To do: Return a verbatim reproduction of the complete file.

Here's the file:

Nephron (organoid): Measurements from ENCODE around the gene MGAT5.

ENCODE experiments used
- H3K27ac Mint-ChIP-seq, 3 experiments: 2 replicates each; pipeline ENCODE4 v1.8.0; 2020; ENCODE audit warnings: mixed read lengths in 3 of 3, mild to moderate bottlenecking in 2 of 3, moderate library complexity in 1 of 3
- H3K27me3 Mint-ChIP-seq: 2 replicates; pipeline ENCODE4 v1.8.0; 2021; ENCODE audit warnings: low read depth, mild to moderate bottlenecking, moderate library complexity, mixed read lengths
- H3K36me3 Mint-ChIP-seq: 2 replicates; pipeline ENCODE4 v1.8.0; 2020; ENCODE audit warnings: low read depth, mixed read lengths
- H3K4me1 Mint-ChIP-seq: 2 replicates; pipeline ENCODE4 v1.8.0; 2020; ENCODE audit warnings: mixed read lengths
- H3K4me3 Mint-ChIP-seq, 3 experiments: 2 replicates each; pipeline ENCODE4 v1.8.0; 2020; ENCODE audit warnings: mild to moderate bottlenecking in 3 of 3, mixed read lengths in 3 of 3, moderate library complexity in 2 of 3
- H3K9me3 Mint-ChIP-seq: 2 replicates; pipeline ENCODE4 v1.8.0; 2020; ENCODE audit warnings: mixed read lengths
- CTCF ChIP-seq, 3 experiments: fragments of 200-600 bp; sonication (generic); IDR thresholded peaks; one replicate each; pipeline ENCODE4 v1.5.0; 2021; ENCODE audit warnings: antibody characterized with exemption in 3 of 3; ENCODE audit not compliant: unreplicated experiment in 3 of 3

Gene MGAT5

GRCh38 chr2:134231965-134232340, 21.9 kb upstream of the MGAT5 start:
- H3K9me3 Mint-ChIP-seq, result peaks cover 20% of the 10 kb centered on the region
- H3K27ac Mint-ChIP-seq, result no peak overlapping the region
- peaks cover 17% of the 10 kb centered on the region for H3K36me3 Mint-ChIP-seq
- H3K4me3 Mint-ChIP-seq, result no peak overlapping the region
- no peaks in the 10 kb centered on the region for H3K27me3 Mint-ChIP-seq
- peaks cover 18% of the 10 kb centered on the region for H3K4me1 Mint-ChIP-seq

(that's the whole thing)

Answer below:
Nephron (organoid): Measurements from ENCODE around the gene MGAT5.

ENCODE experiments used
- H3K27ac Mint-ChIP-seq, 3 experiments: 2 replicates each; pipeline ENCODE4 v1.8.0; 2020; ENCODE audit warnings: mixed read lengths in 3 of 3, mild to moderate bottlenecking in 2 of 3, moderate library complexity in 1 of 3
- H3K27me3 Mint-ChIP-seq: 2 replicates; pipeline ENCODE4 v1.8.0; 2021; ENCODE audit warnings: low read depth, mild to moderate bottlenecking, moderate library complexity, mixed read lengths
- H3K36me3 Mint-ChIP-seq: 2 replicates; pipeline ENCODE4 v1.8.0; 2020; ENCODE audit warnings: low read depth, mixed read lengths
- H3K4me1 Mint-ChIP-seq: 2 replicates; pipeline ENCODE4 v1.8.0; 2020; ENCODE audit warnings: mixed read lengths
- H3K4me3 Mint-ChIP-seq, 3 experiments: 2 replicates each; pipeline ENCODE4 v1.8.0; 2020; ENCODE audit warnings: mild to moderate bottlenecking in 3 of 3, mixed read lengths in 3 of 3, moderate library complexity in 2 of 3
- H3K9me3 Mint-ChIP-seq: 2 replicates; pipeline ENCODE4 v1.8.0; 2020; ENCODE audit warnings: mixed read lengths
- CTCF ChIP-seq, 3 experiments: fragments of 200-600 bp; sonication (generic); IDR thresholded peaks; one replicate each; pipeline ENCODE4 v1.5.0; 2021; ENCODE audit warnings: antibody characterized with exemption in 3 of 3; ENCODE audit not compliant: unreplicated experiment in 3 of 3

Gene MGAT5

GRCh38 chr2:134231965-134232340, 21.9 kb upstream of the MGAT5 start:
- H3K9me3 Mint-ChIP-seq, result peaks cover 20% of the 10 kb centered on the region
- H3K27ac Mint-ChIP-seq, result no peak overlapping the region
- peaks cover 17% of the 10 kb centered on the region for H3K36me3 Mint-ChIP-seq
- H3K4me3 Mint-ChIP-seq, result no peak overlapping the region
- no peaks in the 10 kb centered on the region for H3K27me3 Mint-ChIP-seq
- peaks cover 18% of the 10 kb centered on the region for H3K4me1 Mint-ChIP-seq